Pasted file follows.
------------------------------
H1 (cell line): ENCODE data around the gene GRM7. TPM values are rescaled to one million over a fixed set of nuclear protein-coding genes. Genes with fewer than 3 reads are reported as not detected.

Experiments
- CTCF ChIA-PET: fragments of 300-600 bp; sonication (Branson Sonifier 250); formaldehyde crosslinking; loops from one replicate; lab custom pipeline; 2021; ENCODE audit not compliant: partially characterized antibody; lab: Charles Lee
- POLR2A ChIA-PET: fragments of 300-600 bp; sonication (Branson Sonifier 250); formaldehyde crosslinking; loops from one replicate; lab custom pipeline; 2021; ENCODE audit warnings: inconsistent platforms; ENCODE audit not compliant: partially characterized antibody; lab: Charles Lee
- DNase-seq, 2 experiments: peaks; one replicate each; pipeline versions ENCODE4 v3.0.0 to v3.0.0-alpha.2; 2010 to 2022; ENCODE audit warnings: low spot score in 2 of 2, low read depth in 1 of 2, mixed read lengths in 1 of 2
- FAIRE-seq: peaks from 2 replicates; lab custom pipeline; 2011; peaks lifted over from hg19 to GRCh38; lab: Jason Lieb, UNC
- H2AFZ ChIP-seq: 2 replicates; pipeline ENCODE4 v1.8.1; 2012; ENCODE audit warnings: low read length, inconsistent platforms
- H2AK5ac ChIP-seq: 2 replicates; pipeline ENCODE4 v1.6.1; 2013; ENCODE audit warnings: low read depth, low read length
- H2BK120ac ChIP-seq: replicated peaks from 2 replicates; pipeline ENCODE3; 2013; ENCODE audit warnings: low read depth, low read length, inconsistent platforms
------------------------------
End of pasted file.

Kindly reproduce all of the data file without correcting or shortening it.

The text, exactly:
H1 (cell line): ENCODE data around the gene GRM7. TPM values are rescaled to one million over a fixed set of nuclear protein-coding genes. Genes with fewer than 3 reads are reported as not detected.

Experiments
- CTCF ChIA-PET: fragments of 300-600 bp; sonication (Branson Sonifier 250); formaldehyde crosslinking; loops from one replicate; lab custom pipeline; 2021; ENCODE audit not compliant: partially characterized antibody; lab: Charles Lee
- POLR2A ChIA-PET: fragments of 300-600 bp; sonication (Branson Sonifier 250); formaldehyde crosslinking; loops from one replicate; lab custom pipeline; 2021; ENCODE audit warnings: inconsistent platforms; ENCODE audit not compliant: partially characterized antibody; lab: Charles Lee
- DNase-seq, 2 experiments: peaks; one replicate each; pipeline versions ENCODE4 v3.0.0 to v3.0.0-alpha.2; 2010 to 2022; ENCODE audit warnings: low spot score in 2 of 2, low read depth in 1 of 2, mixed read lengths in 1 of 2
- FAIRE-seq: peaks from 2 replicates; lab custom pipeline; 2011; peaks lifted over from hg19 to GRCh38; lab: Jason Lieb, UNC
- H2AFZ ChIP-seq: 2 replicates; pipeline ENCODE4 v1.8.1; 2012; ENCODE audit warnings: low read length, inconsistent platforms
- H2AK5ac ChIP-seq: 2 replicates; pipeline ENCODE4 v1.6.1; 2013; ENCODE audit warnings: low read depth, low read length
- H2BK120ac ChIP-seq: replicated peaks from 2 replicates; pipeline ENCODE3; 2013; ENCODE audit warnings: low read depth, low read length, inconsistent platforms